As a founder member of Mystery Women in 1997, promoting Crime Fiction has always been my passion.
Following the closure of Mystery Women, a new group was formed on 30th January 2012 promoting crime fiction.
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Published by Head of Zeus, 9 December 2013.
These days, Scandinavian authors are to crime fiction what fish is to
chips. They are ubiquitous, well put together and satisfying. Somehow, it just
feels right that such dark material emanates from a region where, for at least
one month per year, the residents experience permanent night. Surrounded by the
interminable black sky, the mysterious noises and the power of the imagination,
how could anyone fail to create something horrifying?
Scandinavian crime fiction, despite gaining international acclaim only
recently, is nothing new. The region has a long history of crime fiction, as
John-Henri Holmberg painstakingly illustrates through this book.
anthology comprises seventeen short stories, never before published in English,
which are all written by Scandinavian authors. Although it seems like Holmberg
is on somewhat of a personal crusade to show the world the depth, breadth and
importance of Scandinavia's contribution to
crime fiction, his passion for the subject comes across as charming rather than
bizarre - sort of like people who host Eurovision Song Contest parties. I
certainly can't fault a man for loving his peers' work and wanting to show it
off so that others may do so too.
is a personal friend of perhaps the most famous Scandinavian crime author of
them all: Stieg Larsson. It is, then, no surprise that the collection includes
an offering by Larsson, the man behind Lisbeth Salander and the Millennium
this is no bog standard collection whodunnits. Each short story stands alone as
a complete and valid narrative that inspires awe of the skill displayed to
produce a story so gripping and resonant in so few words. Particularly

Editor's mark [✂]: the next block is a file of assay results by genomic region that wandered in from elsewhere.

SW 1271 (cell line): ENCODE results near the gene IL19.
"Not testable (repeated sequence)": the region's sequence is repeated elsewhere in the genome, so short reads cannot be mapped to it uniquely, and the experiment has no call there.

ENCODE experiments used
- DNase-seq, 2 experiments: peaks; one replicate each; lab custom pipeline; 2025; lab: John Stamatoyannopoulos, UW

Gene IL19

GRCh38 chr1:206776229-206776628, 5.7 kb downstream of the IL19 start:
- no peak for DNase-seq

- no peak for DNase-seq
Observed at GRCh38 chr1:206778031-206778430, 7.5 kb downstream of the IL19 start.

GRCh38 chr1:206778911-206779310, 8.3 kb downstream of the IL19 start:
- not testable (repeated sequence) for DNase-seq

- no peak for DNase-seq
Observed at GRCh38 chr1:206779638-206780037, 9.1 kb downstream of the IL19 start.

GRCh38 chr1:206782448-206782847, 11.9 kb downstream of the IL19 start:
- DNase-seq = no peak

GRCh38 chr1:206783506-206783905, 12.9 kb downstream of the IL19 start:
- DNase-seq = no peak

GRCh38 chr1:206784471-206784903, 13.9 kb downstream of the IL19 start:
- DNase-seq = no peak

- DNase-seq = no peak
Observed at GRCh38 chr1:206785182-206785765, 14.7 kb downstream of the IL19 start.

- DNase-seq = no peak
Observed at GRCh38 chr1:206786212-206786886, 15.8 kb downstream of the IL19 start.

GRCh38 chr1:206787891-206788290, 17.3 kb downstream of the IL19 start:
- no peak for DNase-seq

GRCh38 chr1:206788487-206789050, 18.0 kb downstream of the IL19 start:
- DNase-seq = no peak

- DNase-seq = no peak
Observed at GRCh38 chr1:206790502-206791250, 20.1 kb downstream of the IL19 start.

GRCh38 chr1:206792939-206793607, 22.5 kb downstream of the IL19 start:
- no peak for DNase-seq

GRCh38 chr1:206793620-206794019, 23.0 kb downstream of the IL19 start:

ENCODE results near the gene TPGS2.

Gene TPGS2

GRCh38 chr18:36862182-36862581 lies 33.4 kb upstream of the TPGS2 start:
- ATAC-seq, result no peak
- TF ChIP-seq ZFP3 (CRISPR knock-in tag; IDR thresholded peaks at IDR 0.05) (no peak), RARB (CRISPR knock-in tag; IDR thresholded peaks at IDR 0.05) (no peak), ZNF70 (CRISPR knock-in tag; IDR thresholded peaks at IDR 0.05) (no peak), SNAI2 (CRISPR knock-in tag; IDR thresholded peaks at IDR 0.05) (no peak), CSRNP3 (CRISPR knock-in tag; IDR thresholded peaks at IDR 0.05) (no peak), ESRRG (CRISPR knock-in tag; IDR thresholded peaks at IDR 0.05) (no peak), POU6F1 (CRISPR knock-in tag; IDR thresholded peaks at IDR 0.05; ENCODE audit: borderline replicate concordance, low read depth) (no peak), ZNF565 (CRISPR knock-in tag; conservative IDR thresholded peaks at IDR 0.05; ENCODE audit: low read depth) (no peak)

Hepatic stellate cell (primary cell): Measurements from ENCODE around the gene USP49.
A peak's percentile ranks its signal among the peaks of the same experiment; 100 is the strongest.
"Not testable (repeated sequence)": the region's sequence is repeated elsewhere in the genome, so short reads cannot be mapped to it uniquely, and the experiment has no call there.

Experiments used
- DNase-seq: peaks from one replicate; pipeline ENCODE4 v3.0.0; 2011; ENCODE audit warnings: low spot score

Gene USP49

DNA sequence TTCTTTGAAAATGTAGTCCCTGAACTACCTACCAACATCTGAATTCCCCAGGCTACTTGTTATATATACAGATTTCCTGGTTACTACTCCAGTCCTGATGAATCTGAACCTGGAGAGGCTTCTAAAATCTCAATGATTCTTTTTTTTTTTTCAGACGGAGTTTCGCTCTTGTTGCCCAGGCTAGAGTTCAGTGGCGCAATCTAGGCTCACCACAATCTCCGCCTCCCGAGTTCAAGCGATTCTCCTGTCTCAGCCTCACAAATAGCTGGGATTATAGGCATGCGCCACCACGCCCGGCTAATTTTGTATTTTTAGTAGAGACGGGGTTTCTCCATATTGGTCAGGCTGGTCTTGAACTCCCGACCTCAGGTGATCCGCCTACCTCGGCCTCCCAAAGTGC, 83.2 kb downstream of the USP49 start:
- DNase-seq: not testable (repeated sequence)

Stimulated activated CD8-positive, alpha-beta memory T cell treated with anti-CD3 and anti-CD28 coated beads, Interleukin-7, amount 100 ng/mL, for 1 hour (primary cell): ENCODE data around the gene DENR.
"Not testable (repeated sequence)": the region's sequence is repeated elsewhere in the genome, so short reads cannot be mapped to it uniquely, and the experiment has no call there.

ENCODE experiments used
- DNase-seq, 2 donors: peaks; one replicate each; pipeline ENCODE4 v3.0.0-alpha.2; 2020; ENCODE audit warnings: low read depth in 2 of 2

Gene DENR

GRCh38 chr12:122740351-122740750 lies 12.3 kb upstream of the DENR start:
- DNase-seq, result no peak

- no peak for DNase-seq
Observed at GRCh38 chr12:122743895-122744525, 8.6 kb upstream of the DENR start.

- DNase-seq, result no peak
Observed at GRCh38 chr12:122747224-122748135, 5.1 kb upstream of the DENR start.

fascinating is the way that each author approached the challenge. Did you know
that the young Larsson had a fascination with science fiction? As a
result, his contribution is reminiscent of Isaac Asimov or Ray Bradbury and
totally different to the Millennium Trilogy.
other authors deserve a special mention as well, in my opinion:
Ohrlund challenges our preconceptions about presumptions of guilt through
cultural association when a Muslim teenager is found dead and her father is
suspected of an honour killing. Racism abounds among official circles and the
concept of guilt becomes complicated.
Montelius echoes Shakespearean philosophy about a woman scorned when a husband
is caught being unfaithful and murder ensues. In a clever twist, he shows that
the female of the species really is more deadly than the male.
addition to the excellent story-telling, what really makes this anthology stand
out is the fact that Holmberg includes a detailed description of the authors'
backgrounds in individualised preambles before each short story. Providing this
context helps to frame the work and underpins the editor's objective of
highlighting the scope of Scandinavian crime fiction.
is a perfect introduction to Scandinavian crime fiction for anyone who has
heard about it but felt intimidated by it, and also acts as a perfect
complement for readers who are already fans of the genre and want to fill some
gaps in their knowledge.
Reviewer: Joanna Leigh
John-Henri Holmberg is the Edgar Award nominated co-author of The
Tattooed Girl, about the Millennium novels and their author Stieg Larsson, who
was a personal friend. He is a full-time writer, translator and editor, living
with his family on the southern coast of Sweden
Joanna Leigh studied French and German at university. She works in
the aerospace industry and is a chartered marketer in the UK. She describes herself as a
voracious reader, enjoying genres as varied as crime thrillers, historical fiction
and autobiographies. Joanna lives in London.
She is the daughter of crime thriller writer Leigh Russell.